Invacare

From Wikipedia, the free encyclopedia
Jump to: navigation, search
Invacare Corporation
Public company
Traded as NYSEIVC
S&P 600 Component
Founded 1885
Headquarters Elyria, Ohio, United States
Number of locations
30
Area served
80+ countries
Key people
Matthew E. Monaghan, CEO
Products Non-acute medical equipment
Services medical equipment,respiratory, wheelschairs,position beds,
Revenue IncreaseUS$1.8 billion(FY 2011)[1]
Total assets IncreaseUS$1.3 billion(FY 2011)[1]
Total equity DecreaseUS$626.5 million(FY 2011)[1]
Number of employees
5900+
Website www.invacare.com

Invacare Corporation (NYSEIVC) is an American manufacturer and distributor of non-acute medical equipment including wheelchairs, mobility scooters, walkers, pressure care and positioning, as well as respiratory products.[2] Headquartered in Elyria, Ohio, the company currently distributes its product to more than 80 countries around the world.[1]

History[edit]

The history of Invacare can be traced back to 1885 when the Worthington Company began to produce a wide range of wheelchairs. The product lines were expanded several times, but its main focus remained in wheelchairs.

In the 1970s, Invacare was owned by Technicare, a Cleveland medical device manufacturer. With Mal Mixon as its Vice President of Marketing, the company branched into the field of diagnostic imaging. Later in 1978, Technicare was acquired by Johnson & Johnson who subsequently put Invacare up for sale. Driven by the wish of running his own firm, Mal Mixon expressed interest in buying Invacare. Because of financial constraint, Mixon had to borrow $4.3 million and raise another $2.5 million in order to buy Invacare at $7.8 million. The transaction closed on December 28, 1979.

Today, through numerous acquisitions, Invacare has grown into a $1.8 billion medical product company, supplying over 25,000 medical equipment providers with its product and distributing them to more than 80 countries around the world.[3]

In 2012, Invacare entered into a Consent Decree with the Federal Government regarding certain products and facilities.[4]

By 2013, the FDA had accepted two certification reports by an independent auditor, making progress toward removing the consent decree. In 2015, after a follow up inspection, the agency informed Invacare that more work was required in both the company’s controls over its design process and design history as outlined in report two.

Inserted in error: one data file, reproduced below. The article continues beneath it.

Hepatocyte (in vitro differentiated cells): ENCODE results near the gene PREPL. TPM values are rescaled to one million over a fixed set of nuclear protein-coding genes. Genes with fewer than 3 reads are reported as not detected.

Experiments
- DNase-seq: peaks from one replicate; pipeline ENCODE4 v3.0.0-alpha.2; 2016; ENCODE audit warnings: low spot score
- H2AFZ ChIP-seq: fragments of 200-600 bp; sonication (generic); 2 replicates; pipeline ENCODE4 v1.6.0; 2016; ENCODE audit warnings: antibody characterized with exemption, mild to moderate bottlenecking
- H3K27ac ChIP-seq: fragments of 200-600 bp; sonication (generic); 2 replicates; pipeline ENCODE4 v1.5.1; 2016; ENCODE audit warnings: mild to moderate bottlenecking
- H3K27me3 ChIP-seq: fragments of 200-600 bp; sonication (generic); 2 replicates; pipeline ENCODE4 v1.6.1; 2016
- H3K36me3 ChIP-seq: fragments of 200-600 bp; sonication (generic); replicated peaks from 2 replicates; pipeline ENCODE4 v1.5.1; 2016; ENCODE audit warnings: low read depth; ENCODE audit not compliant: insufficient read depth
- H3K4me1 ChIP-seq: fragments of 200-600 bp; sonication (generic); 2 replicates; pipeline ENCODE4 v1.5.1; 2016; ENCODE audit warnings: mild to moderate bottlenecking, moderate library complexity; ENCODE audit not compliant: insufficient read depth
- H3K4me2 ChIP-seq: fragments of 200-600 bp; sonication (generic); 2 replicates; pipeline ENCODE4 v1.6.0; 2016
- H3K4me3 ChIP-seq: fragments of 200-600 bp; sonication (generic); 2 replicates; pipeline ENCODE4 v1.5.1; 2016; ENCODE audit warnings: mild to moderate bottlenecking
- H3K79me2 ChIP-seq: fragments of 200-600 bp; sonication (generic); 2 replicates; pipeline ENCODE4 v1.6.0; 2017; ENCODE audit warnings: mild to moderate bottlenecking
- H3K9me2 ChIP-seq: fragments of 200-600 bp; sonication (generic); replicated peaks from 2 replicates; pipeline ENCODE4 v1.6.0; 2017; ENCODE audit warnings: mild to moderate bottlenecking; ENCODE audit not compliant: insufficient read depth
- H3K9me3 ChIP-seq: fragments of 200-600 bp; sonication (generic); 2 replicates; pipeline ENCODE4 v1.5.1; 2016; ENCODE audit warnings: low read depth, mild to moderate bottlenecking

Although the third party auditor had submitted a third and final certification report whose acceptance could have lifted the consent decree, no review could be done on that report until the discrepancies noted in report two had been resolved.

In April 2017, the agency informed that company that it had accepted the revised second certification report allowing Invacare to resume design work in its Elyria, OH facility. The company is awaiting review and acceptance of the third certification report.[5]

Harvard Alumni Achievement Award[edit]

On September 27, 2007, A. Malachi Mixon was conferred the Harvard Business School's highest honor, the Alumni Achievement Award, by Dean Jay O. Light. The award was also given to Ayala Corp. chair Jaime Augusto Zobel de Ayala, Martin Sorrell, Donna Dubinsky and Hansjorg Wyss of Synthes.[6]

References[edit]

  1. ^ a b c d "Invacare Corporation (IVC)-Key Statistics". Yahoo! Finance. 
  2. ^ About Invacare. Invacare Corp.
  3. ^ Corporation history. Invacare Corp.
  4. ^ [1]. Invacare Consent Decree
  5. ^ Beaulieu, Liz (21 April 2017). "Update at Invacare: FDA moves on". HME News. Yarmouth ME: United Publications, Inc. Retrieved 16 May 2017. 
  6. ^ Abs-Cbn Interactive, JAZA receives Harvard alumni award[permanent dead link]

External links[edit]